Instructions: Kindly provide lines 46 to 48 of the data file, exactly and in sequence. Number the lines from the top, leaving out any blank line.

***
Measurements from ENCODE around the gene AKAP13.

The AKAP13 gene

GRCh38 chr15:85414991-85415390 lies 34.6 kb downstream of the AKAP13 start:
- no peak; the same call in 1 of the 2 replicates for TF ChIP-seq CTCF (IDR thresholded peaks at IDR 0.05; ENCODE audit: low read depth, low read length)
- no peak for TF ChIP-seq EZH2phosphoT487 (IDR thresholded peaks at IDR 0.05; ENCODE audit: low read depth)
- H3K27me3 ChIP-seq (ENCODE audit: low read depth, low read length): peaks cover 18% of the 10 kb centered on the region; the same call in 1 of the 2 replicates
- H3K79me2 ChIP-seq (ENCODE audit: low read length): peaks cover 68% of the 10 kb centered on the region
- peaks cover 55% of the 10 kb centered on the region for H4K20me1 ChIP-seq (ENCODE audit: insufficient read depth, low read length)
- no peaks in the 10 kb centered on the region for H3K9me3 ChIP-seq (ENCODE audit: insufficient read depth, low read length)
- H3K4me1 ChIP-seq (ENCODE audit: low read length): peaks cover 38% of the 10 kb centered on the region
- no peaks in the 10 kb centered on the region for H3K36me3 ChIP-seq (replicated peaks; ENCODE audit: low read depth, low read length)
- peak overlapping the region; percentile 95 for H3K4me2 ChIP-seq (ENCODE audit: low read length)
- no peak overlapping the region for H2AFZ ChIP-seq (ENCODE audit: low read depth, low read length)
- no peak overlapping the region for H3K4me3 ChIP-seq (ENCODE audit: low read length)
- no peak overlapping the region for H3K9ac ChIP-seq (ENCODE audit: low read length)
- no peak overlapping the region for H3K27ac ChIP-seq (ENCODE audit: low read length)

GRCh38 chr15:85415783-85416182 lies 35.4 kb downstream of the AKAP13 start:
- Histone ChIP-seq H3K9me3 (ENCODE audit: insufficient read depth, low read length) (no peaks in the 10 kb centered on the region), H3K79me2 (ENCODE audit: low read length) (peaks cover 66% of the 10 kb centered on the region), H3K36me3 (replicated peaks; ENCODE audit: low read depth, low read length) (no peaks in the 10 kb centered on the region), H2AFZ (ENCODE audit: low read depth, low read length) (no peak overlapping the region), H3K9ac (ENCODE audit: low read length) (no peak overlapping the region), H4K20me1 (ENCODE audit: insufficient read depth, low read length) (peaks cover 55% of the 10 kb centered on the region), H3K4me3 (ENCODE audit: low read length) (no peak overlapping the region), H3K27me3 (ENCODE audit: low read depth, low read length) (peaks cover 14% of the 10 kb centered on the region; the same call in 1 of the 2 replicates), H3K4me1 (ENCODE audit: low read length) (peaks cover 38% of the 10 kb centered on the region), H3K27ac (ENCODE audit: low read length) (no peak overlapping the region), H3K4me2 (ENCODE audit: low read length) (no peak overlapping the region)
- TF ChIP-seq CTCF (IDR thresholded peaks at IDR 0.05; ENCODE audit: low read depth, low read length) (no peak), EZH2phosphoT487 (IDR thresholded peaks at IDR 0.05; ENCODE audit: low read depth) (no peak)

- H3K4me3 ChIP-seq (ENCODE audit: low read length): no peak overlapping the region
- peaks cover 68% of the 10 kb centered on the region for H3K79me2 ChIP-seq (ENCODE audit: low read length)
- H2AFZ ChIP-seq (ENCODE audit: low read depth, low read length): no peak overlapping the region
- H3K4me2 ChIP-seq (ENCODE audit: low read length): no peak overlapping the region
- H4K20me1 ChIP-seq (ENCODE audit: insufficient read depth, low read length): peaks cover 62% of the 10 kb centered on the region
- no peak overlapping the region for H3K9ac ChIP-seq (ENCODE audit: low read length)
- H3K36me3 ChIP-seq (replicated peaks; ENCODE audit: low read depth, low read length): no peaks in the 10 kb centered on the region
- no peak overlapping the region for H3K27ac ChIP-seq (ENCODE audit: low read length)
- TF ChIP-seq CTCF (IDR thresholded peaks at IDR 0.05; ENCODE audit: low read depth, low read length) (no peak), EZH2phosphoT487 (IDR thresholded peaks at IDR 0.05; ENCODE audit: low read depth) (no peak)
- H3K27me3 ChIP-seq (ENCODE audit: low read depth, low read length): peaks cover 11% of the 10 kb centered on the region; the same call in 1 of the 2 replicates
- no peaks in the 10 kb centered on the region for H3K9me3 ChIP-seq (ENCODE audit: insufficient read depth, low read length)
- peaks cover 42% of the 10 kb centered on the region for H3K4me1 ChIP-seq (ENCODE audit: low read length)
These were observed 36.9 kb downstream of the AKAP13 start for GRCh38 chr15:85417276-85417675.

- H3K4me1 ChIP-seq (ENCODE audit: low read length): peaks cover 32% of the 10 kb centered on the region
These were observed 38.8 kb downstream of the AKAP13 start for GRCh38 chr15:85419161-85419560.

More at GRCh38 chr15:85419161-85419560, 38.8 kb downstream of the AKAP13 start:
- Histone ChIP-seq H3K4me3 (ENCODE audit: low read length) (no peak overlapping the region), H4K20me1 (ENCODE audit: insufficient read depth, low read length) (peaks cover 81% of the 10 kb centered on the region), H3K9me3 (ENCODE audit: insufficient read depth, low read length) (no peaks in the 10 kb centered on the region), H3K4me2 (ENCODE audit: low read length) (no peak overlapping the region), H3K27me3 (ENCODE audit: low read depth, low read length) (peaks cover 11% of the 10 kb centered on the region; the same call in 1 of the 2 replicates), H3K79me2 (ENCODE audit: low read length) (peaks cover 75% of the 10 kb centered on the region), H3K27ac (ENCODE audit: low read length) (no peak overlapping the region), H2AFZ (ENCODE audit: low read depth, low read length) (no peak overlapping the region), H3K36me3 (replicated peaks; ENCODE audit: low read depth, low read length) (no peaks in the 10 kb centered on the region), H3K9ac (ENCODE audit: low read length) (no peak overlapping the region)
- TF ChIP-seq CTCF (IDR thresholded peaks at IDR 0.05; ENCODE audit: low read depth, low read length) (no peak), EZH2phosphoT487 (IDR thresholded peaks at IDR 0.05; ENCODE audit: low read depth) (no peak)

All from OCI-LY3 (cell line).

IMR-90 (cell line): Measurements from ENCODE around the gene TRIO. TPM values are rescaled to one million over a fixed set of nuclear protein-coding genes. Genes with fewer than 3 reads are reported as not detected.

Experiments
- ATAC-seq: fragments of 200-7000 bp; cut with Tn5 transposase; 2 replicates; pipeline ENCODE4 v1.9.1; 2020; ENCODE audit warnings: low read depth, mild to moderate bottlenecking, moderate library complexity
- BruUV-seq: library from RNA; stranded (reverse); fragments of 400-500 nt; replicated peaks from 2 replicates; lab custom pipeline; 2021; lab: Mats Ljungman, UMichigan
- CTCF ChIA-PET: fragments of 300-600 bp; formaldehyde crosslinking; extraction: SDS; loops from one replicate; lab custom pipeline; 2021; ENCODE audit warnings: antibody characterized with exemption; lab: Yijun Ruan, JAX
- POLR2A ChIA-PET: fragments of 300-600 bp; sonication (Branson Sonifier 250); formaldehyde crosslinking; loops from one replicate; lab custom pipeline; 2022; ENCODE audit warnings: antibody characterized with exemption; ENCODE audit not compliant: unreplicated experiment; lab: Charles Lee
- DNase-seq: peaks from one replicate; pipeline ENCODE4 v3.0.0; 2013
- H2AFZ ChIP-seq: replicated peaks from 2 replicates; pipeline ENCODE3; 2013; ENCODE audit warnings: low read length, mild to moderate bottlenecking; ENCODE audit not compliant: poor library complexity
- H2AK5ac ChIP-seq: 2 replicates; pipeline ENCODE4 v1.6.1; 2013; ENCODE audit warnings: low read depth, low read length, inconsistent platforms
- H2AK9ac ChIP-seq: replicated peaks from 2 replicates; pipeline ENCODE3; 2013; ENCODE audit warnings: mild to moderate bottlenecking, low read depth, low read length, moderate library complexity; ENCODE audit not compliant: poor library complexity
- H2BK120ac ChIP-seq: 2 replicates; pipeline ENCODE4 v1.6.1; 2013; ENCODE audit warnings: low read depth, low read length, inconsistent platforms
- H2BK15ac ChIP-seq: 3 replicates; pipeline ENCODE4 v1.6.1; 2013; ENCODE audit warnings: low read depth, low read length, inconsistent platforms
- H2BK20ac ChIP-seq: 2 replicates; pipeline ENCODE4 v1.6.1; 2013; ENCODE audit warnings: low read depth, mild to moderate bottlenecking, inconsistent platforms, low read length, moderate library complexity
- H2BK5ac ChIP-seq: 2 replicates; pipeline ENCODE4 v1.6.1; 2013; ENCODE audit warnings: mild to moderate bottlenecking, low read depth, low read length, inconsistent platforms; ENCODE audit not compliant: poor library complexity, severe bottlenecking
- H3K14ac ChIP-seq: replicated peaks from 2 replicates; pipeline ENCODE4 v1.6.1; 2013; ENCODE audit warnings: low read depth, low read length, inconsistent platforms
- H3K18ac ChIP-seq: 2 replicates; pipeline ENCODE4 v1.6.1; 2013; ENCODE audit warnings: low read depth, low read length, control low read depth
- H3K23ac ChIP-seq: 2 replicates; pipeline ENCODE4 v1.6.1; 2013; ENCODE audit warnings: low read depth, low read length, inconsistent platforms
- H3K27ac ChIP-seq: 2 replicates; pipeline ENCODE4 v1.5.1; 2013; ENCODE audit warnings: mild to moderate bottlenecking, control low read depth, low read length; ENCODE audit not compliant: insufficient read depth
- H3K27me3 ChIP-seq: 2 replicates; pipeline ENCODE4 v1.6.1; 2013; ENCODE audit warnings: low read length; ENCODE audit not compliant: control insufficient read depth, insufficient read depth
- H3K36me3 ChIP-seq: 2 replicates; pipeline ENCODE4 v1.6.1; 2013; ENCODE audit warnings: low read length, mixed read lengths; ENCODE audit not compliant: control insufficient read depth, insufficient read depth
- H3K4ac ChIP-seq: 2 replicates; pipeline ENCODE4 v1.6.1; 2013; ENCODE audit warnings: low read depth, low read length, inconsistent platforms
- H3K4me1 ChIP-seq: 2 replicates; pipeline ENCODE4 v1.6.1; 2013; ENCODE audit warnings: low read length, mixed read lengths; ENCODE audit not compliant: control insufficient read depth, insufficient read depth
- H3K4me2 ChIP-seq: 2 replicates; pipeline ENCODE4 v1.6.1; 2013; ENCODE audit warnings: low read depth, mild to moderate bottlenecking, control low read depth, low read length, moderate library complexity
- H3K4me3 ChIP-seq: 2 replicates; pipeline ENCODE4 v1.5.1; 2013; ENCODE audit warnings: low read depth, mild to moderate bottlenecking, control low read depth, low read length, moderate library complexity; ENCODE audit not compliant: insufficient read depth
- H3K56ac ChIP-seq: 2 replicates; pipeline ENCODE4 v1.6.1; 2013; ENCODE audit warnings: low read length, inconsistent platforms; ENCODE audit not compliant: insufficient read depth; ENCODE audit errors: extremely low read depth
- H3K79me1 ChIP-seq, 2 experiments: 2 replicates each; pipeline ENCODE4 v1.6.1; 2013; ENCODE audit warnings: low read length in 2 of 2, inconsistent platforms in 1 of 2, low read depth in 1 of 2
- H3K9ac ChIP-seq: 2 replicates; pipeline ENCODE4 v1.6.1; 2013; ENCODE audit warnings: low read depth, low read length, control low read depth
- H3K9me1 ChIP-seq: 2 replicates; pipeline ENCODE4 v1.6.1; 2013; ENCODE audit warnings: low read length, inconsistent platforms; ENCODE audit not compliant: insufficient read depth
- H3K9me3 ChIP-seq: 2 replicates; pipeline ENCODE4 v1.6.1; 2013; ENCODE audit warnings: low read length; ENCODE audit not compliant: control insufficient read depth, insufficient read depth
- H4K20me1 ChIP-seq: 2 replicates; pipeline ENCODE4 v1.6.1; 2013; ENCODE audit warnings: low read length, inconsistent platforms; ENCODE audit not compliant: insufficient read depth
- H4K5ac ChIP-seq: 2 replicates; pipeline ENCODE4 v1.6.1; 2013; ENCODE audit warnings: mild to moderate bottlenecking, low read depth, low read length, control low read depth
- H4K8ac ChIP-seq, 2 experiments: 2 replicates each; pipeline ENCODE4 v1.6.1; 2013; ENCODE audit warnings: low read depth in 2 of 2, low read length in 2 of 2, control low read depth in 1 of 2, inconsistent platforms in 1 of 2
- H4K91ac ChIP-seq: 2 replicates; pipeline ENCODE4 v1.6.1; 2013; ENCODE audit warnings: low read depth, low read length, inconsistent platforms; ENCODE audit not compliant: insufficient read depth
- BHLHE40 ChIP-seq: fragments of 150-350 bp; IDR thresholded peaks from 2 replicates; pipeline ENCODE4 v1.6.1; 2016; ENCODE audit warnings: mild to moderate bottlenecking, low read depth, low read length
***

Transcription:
- H2AFZ ChIP-seq: replicated peaks from 2 replicates; pipeline ENCODE3; 2013; ENCODE audit warnings: low read length, mild to moderate bottlenecking; ENCODE audit not compliant: poor library complexity
- H2AK5ac ChIP-seq: 2 replicates; pipeline ENCODE4 v1.6.1; 2013; ENCODE audit warnings: low read depth, low read length, inconsistent platforms
- H2AK9ac ChIP-seq: replicated peaks from 2 replicates; pipeline ENCODE3; 2013; ENCODE audit warnings: mild to moderate bottlenecking, low read depth, low read length, moderate library complexity; ENCODE audit not compliant: poor library complexity